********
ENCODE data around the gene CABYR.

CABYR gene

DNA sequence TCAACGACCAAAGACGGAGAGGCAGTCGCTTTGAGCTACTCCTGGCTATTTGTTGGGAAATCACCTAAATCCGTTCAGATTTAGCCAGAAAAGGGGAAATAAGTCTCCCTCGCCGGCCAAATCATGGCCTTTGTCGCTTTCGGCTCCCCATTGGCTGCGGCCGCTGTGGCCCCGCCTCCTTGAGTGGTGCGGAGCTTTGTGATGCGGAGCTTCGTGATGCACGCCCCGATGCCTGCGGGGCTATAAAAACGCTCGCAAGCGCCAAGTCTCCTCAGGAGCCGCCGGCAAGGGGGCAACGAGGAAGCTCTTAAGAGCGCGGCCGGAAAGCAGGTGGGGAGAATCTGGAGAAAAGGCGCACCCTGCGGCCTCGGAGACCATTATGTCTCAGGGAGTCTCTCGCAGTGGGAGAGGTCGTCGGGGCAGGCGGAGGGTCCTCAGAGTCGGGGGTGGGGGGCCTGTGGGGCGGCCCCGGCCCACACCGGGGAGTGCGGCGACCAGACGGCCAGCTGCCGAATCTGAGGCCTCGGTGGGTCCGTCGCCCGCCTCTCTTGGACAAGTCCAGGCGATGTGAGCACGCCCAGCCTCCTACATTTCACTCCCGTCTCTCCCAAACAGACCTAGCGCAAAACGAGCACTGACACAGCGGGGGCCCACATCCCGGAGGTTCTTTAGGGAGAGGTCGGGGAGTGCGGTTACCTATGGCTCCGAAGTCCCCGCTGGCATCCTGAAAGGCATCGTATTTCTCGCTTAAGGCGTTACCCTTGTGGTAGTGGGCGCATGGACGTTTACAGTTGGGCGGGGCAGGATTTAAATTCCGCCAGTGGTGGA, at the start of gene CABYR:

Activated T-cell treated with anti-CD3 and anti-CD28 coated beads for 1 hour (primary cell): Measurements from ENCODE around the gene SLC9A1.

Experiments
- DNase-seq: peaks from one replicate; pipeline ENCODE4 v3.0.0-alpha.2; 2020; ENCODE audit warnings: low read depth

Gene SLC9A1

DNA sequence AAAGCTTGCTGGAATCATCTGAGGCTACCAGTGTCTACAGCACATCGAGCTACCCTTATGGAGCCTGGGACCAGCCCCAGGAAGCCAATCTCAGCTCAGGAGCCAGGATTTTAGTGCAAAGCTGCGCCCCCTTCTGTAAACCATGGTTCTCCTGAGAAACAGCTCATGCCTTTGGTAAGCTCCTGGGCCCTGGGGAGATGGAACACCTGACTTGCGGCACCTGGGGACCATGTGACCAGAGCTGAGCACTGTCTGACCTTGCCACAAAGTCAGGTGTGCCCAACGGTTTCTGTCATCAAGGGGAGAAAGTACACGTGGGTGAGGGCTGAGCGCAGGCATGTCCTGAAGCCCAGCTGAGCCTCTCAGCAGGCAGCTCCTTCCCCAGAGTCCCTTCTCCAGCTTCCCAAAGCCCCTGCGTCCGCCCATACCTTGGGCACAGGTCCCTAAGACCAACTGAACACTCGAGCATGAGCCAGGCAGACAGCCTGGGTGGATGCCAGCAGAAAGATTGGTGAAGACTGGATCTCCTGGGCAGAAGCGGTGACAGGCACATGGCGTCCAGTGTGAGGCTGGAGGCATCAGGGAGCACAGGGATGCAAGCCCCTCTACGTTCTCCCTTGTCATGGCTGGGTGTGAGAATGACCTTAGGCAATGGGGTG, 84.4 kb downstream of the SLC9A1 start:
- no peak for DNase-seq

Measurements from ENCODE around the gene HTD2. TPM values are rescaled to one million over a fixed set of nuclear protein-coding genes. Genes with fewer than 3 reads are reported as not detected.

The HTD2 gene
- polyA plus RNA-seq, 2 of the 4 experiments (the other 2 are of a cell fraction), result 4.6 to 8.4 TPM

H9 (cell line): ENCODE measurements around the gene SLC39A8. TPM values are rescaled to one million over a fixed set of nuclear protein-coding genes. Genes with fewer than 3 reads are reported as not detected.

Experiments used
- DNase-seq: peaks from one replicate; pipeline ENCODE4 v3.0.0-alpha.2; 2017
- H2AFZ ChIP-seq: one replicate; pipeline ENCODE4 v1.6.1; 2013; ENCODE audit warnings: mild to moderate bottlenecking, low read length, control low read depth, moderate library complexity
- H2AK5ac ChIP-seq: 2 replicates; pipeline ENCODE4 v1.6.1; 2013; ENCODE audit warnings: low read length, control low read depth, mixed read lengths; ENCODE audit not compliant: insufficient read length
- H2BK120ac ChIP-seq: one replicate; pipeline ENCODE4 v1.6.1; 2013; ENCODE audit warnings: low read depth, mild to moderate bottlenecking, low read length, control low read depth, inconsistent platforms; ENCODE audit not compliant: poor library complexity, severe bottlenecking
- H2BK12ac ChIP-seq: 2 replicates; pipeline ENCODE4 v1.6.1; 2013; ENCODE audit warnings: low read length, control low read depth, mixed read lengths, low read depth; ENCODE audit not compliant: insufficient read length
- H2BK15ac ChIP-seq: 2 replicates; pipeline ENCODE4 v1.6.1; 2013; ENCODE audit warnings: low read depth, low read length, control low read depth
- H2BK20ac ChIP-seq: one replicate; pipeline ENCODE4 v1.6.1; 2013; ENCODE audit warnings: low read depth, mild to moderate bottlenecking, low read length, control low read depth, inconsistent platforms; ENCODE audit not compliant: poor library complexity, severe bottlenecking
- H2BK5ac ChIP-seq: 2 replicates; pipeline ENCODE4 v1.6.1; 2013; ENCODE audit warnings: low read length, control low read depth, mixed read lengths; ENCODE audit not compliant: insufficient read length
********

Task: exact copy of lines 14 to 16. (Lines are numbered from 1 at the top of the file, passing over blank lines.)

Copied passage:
Experiments used
- DNase-seq: peaks from one replicate; pipeline ENCODE4 v3.0.0-alpha.2; 2017
- H2AFZ ChIP-seq: one replicate; pipeline ENCODE4 v1.6.1; 2013; ENCODE audit warnings: mild to moderate bottlenecking, low read length, control low read depth, moderate library complexity